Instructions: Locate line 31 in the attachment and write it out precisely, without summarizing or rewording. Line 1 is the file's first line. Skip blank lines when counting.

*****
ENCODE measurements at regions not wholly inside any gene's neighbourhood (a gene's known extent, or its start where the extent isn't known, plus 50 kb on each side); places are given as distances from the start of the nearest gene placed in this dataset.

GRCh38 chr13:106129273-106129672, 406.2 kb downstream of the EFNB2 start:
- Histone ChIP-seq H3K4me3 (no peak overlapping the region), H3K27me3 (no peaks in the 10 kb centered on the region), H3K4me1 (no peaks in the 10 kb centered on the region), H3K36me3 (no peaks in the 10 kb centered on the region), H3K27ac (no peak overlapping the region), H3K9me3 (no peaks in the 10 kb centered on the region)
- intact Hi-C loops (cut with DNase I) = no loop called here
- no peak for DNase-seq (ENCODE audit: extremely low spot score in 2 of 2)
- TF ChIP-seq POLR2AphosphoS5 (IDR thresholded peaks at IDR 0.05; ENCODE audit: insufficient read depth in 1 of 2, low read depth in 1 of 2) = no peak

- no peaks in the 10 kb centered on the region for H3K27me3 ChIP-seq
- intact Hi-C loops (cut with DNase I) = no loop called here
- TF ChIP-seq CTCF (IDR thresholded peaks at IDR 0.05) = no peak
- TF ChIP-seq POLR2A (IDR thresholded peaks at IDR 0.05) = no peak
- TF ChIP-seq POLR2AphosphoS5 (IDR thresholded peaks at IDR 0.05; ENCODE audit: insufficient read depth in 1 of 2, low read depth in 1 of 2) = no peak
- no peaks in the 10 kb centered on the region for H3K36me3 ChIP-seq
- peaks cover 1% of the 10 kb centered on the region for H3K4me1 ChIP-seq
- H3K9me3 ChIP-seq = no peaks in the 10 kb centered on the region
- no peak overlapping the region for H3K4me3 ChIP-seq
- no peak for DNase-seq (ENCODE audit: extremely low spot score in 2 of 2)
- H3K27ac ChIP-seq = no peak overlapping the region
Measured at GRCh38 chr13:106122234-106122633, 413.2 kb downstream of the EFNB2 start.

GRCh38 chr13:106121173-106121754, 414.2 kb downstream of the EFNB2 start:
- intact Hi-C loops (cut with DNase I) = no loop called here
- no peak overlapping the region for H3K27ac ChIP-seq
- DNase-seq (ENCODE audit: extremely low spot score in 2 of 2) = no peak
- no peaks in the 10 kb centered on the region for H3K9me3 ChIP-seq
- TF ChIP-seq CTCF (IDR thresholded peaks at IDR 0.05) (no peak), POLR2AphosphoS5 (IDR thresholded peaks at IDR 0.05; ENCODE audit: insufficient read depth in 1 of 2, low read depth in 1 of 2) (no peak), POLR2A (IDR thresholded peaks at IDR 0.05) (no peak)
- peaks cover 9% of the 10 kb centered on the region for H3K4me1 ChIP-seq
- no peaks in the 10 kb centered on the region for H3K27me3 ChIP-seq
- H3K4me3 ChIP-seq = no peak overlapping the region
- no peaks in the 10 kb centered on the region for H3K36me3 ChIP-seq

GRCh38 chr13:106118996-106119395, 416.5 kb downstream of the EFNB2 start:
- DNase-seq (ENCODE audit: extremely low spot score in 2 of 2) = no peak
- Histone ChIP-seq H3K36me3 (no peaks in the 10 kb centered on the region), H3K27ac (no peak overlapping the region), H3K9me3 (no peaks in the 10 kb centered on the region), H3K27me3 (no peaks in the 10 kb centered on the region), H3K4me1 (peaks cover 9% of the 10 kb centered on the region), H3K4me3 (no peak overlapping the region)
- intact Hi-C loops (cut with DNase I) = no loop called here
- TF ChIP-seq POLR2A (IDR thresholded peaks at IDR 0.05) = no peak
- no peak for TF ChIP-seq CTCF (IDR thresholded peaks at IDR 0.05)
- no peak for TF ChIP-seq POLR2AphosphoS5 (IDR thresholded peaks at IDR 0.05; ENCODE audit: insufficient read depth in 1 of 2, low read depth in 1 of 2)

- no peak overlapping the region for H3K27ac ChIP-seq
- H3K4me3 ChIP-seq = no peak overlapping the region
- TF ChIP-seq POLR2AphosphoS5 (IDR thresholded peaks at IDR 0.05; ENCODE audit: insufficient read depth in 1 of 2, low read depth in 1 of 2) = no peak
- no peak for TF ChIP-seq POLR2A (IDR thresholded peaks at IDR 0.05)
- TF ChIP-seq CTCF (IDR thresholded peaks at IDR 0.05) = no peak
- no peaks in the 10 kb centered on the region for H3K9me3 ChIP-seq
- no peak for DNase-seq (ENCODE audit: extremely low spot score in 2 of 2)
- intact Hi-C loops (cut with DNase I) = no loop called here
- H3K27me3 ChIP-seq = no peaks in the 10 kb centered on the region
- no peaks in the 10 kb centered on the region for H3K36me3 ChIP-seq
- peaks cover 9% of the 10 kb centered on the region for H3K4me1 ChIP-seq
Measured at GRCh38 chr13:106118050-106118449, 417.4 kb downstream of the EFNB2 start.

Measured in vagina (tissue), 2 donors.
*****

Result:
- Histone ChIP-seq H3K36me3 (no peaks in the 10 kb centered on the region), H3K27ac (no peak overlapping the region), H3K9me3 (no peaks in the 10 kb centered on the region), H3K27me3 (no peaks in the 10 kb centered on the region), H3K4me1 (peaks cover 9% of the 10 kb centered on the region), H3K4me3 (no peak overlapping the region)